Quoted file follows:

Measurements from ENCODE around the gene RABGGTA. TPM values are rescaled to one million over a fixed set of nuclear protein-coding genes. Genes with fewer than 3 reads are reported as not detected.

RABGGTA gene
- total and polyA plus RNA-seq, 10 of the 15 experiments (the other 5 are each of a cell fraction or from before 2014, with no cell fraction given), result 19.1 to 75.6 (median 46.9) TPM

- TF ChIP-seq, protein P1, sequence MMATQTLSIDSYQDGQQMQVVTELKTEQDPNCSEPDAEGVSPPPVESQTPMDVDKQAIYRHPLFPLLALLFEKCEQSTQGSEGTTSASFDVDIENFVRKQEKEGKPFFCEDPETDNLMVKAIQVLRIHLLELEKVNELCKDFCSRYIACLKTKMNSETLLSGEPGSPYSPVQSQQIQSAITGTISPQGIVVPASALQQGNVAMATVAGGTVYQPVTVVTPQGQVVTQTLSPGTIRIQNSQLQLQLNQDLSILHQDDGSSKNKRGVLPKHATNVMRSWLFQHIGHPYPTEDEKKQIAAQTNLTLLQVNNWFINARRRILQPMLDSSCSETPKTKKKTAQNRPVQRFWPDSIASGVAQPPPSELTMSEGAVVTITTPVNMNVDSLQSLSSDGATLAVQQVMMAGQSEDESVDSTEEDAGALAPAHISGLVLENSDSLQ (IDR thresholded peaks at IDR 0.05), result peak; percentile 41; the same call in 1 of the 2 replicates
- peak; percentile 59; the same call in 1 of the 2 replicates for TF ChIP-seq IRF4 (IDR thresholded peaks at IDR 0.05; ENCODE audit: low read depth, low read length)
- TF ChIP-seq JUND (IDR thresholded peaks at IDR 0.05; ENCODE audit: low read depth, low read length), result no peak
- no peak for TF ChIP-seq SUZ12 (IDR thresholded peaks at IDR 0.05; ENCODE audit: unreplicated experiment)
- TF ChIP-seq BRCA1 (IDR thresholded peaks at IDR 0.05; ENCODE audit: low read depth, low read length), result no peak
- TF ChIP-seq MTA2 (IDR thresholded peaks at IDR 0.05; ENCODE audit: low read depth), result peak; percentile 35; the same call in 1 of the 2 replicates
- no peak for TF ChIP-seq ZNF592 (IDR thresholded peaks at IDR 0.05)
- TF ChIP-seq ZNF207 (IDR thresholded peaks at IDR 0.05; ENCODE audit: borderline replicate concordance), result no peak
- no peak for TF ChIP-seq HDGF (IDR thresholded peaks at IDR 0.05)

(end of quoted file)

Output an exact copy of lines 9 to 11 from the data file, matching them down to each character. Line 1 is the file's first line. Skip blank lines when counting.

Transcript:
- TF ChIP-seq MTA2 (IDR thresholded peaks at IDR 0.05; ENCODE audit: low read depth), result peak; percentile 35; the same call in 1 of the 2 replicates
- no peak for TF ChIP-seq ZNF592 (IDR thresholded peaks at IDR 0.05)
- TF ChIP-seq ZNF207 (IDR thresholded peaks at IDR 0.05; ENCODE audit: borderline replicate concordance), result no peak